What are Aggregates in Domain Driven Design?

As an application begins to grow in complexity, the web of interconnected Entities and associations can begin to get overwhelming. What was once a simple set of Entities and relationships is suddenly a sprawling mess of objects and associations.

When the number of interconnected objects increases, so too does the surface area for interacting with those objects. Certain objects will have child objects, and those objects will have further related objects.

Domain Driven Design is all about allowing the model to drive the direction of development. When the complexity of the object graph inevitably becomes overwhelming, it’s time to take a closer look at the model to understand how to resolve the issues.

Aggregates are a way to calm this complexity by reducing the web of connected objects into a single unit. In today’s article we’re going to be looking at Aggregates, how they work and why you would want to use them in a Domain Driven Design project.

The problem of complexity

When code becomes too complex, bugs can creep in through ambiguity.

In a simple application, all objects will have equal precedence within the application. For example, if we were creating a forum application, we would probably have Thread, Post and Reply objects. Each Thread would have child Post objects and certain Post objects would have Reply objects.

When all objects have equal precedence, we could very easily select any of these objects straight from the database using their unique id:

$reply = Reply::find(4526);  

However, what about the rules of our application? If only certain users can post in a Thread how do we prevent them from adding a Reply object to a Post? What about when a Thread is deleted? How do we deal with all of the child Post objects and their Reply objects?

Looking to the model for answers

In any non-trivial application, there is likely going to be a lot of rules around how the objects should interact and coexist together. In reality, these objects should not have equal precedence in the application.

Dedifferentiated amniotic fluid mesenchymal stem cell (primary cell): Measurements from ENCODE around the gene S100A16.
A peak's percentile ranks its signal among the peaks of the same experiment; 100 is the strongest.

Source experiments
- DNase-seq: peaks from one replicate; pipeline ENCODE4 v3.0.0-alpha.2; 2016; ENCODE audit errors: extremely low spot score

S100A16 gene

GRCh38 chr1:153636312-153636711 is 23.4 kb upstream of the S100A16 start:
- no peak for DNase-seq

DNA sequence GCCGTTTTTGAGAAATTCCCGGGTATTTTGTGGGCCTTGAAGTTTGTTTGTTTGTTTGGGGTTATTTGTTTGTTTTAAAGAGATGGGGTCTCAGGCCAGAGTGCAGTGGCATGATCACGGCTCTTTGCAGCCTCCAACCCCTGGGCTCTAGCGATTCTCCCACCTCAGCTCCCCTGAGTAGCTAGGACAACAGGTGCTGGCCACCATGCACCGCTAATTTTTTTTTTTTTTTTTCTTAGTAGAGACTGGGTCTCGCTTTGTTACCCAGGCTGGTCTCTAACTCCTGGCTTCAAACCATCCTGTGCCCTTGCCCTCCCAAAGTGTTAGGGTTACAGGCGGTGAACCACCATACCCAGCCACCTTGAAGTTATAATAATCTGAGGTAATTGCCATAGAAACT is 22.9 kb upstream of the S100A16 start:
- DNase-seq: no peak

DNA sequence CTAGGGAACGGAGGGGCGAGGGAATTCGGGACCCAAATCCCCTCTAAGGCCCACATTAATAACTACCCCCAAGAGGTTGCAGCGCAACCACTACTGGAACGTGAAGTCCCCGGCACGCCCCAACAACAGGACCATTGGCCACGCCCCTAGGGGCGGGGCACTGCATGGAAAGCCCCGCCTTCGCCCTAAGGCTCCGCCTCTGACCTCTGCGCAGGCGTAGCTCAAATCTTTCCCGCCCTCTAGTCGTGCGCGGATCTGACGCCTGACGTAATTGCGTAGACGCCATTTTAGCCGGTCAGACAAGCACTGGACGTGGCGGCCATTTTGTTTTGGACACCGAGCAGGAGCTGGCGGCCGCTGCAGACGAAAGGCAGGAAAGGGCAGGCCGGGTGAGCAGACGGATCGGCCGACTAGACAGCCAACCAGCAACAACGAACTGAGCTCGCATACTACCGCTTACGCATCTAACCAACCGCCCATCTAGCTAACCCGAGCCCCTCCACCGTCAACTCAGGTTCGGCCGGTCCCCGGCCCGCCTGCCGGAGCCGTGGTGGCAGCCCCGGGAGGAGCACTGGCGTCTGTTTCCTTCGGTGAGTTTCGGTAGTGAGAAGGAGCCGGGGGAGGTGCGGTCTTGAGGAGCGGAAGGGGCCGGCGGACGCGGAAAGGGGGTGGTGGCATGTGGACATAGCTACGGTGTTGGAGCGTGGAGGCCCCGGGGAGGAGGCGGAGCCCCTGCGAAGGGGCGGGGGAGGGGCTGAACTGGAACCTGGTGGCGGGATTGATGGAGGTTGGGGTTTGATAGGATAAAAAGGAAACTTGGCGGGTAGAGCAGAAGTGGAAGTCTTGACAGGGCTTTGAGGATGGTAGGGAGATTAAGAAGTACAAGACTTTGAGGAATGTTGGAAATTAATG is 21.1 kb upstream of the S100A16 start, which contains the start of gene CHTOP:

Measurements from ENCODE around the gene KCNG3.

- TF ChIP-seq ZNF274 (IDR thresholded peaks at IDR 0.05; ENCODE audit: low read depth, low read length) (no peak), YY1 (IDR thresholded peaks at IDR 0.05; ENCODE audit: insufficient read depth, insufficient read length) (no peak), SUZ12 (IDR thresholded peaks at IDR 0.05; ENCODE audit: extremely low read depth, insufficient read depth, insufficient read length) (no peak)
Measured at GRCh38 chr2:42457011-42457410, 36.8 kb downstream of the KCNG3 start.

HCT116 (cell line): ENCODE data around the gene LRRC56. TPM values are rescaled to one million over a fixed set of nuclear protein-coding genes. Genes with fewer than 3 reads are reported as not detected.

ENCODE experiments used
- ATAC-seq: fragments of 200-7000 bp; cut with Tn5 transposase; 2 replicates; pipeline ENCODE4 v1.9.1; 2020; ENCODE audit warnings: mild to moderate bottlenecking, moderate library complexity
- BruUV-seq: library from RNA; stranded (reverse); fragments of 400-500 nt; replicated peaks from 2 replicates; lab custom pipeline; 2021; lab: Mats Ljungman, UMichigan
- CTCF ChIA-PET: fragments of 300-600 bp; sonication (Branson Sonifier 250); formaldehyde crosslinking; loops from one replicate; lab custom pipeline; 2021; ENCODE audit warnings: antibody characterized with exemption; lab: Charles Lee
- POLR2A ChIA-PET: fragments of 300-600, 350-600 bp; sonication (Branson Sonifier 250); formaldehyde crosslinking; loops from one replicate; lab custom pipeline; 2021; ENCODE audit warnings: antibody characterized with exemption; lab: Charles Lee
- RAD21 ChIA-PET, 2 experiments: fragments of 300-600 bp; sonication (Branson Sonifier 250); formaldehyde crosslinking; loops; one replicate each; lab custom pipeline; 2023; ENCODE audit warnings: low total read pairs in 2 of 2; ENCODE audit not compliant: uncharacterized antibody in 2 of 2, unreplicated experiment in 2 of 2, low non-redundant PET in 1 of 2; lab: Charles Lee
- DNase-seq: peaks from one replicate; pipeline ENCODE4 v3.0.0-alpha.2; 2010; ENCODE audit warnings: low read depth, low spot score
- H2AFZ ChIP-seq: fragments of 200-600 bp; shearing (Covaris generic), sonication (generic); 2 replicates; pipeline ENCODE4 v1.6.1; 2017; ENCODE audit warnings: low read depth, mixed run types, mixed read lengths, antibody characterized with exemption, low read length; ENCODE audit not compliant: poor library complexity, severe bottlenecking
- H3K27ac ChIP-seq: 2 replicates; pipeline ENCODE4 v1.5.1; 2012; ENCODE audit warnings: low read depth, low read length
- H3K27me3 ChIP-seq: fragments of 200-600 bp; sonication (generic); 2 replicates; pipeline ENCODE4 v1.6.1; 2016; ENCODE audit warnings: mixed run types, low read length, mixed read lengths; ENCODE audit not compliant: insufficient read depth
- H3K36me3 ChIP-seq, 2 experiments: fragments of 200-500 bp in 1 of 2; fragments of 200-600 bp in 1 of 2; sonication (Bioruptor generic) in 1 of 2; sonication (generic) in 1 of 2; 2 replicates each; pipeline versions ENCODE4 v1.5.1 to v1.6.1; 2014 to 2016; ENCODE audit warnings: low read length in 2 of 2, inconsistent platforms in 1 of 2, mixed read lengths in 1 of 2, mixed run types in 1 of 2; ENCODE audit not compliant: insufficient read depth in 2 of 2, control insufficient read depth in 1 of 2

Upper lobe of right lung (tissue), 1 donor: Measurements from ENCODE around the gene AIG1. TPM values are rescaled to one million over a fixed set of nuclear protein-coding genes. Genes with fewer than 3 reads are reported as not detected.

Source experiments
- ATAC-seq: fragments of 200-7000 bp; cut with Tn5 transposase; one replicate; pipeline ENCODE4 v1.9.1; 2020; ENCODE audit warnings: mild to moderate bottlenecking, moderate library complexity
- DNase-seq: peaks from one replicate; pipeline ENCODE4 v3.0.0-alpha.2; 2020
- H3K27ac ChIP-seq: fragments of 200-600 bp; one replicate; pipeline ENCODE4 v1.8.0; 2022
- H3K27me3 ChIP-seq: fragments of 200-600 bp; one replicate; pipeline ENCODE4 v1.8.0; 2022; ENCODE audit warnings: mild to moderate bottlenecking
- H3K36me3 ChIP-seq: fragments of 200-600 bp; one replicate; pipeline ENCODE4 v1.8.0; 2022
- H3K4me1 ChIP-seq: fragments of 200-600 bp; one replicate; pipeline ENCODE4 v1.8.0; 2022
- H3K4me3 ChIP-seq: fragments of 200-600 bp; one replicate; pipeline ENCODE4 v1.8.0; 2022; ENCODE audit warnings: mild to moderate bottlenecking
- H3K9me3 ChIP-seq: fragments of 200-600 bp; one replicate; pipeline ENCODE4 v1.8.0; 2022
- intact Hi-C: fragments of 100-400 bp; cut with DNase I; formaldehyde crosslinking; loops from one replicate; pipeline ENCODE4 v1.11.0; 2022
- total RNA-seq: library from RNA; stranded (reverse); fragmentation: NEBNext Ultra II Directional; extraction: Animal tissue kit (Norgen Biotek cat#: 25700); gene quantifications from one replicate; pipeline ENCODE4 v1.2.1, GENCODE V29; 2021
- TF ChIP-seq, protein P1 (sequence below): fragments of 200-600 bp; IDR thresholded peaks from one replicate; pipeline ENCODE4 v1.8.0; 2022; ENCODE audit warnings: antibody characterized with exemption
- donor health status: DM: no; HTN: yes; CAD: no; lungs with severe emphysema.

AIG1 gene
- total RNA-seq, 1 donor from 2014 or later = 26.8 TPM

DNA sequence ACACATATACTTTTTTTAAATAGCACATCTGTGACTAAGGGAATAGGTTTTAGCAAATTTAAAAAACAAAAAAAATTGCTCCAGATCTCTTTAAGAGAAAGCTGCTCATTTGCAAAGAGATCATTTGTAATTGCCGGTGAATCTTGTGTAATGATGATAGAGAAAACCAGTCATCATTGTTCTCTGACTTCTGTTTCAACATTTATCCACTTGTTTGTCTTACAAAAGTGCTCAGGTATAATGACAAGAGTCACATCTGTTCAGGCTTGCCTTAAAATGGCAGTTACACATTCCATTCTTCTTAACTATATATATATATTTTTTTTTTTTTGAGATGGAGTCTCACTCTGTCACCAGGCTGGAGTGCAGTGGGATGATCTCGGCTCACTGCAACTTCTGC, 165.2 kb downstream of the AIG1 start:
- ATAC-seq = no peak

A Post object only really make sense in the context of a Thread because we can’t have a Post without a Thread, and we definitely can’t have a Reply without a Post.

When all objects have equal precedence we have created a massive interface for interacting with those objects. However, when we actually take a closer look at the model we are building, it does not make sense for those objects to be globally accessible. If an object shouldn’t appear outside of the context of it’s parent, we have no business having access to it in isolation.

Aggregates are the answer

An Aggregate is a cluster of associated object that we treat as a single unit. Each Aggregate has a single root Entity and a boundary that marks what is inside and what is outside of the Aggregate.

The root Entity is the only Entity that is globally accessible in the application. In the example from above, Thread would be the root Entity.

Inside the boundary we would have all of the associated objects of this Aggregate. For example, we would have the Post and Reply Entities as well as any other Entities or Value Objects that make up the Aggregate.

The Post and Reply objects can hold references to each other internally to the Aggregate, but no other external object can hold a reference to any object internally to the Aggregate that is not the root Entity.

The only way to access the Post and Reply Entities is to retrieve the Thread root Entity and traverse it’s associated objects.

The benefits of using Aggregates

To fully appreciate why you would want to structure your application around Aggregates, I think its important to first understand the benefits of using them. Without understanding the benefits, Aggregates can seem a bit like a needless artificial constraint in your code.

I think there are basically 3 benefits to using Aggregates.